The Legal Services Bill, which will replace the Legal Services Act 2000, was introduced in Parliament on 4 August 2010, and will bring along a number of important changes. For once, it will expand the Public Defence Service, which is a kind of government funded duty solicitor service. The current duty solicitor scheme operates with private practitioners, who invoice the LSA for their services. The PDS, however, employs full time duty solicitors, who are public servants, i.e. employed by the Ministry of Justice. There will also be a provision that the PDS must be allocated a certain share of available cases, which will lead to a decrease in caseload (and income) for many current practitioners.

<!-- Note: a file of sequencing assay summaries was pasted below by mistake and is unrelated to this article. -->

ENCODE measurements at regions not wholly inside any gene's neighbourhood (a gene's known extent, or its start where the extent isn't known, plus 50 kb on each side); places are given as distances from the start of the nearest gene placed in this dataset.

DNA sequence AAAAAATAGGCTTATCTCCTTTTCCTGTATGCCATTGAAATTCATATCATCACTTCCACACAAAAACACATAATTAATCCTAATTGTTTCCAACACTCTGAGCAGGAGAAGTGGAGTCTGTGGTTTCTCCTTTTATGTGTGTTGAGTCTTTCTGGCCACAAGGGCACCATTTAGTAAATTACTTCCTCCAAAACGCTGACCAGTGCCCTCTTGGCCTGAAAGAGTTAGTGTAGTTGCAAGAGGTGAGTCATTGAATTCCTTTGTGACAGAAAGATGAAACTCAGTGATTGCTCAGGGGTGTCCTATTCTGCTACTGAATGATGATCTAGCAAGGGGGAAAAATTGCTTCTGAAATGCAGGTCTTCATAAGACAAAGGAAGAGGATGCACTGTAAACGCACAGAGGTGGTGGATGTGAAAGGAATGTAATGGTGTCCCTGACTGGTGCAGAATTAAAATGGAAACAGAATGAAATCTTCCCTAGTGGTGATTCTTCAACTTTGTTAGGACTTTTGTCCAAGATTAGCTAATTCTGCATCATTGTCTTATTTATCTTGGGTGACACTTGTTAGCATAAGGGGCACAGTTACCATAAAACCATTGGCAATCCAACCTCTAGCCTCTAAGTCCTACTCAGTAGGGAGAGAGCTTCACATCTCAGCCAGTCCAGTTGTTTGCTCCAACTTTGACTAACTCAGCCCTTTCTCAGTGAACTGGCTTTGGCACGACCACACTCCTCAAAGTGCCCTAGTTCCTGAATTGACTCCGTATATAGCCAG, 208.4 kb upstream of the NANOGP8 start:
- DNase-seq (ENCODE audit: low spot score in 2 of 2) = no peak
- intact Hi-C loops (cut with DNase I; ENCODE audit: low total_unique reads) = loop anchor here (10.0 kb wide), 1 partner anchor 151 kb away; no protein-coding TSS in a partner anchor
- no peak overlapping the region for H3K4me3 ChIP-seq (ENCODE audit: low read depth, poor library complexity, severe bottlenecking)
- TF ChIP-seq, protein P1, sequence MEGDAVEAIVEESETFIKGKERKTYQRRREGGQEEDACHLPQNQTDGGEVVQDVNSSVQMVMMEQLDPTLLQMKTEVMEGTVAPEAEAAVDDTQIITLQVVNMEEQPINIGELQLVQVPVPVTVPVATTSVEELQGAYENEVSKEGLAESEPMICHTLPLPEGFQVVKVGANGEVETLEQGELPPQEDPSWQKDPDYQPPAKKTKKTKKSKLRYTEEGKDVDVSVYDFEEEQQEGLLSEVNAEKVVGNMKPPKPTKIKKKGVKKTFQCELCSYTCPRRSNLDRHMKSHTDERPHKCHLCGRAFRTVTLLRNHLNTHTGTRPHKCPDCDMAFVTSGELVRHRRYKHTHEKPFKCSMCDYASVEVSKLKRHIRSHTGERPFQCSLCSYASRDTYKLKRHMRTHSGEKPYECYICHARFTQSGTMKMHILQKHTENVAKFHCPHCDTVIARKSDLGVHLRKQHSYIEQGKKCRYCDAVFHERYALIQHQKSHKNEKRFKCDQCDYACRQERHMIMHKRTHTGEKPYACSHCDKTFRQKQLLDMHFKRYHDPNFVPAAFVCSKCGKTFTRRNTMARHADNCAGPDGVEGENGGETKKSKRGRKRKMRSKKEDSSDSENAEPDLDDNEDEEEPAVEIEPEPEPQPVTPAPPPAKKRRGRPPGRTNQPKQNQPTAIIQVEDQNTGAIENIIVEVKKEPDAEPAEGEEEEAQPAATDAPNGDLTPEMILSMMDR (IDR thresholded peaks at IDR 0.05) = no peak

In addition a quality assurance framework is introduced to ensure all legal aid providers are up to a certain minimum standard and have the proper skills to do the job. A PDS-appointed duty lawyer supervisor will oversee the service and certain selection criteria will apply for new appointments to the roster and for ongoing roster entry. Especially the latter has already stirred quite some controversy among experienced practitioners who are concerned that such quality checks will be arbitrary, proof of adequate service levels almost impossible to assess and an administrative nightmare. Their fears might be justified, though more concerning is the fact that instead of using sanctions available under the current LSA regime to go after the few lawyers who abuse the system, the new legislation puts the whole profession under supervision. Where is the fairness in that?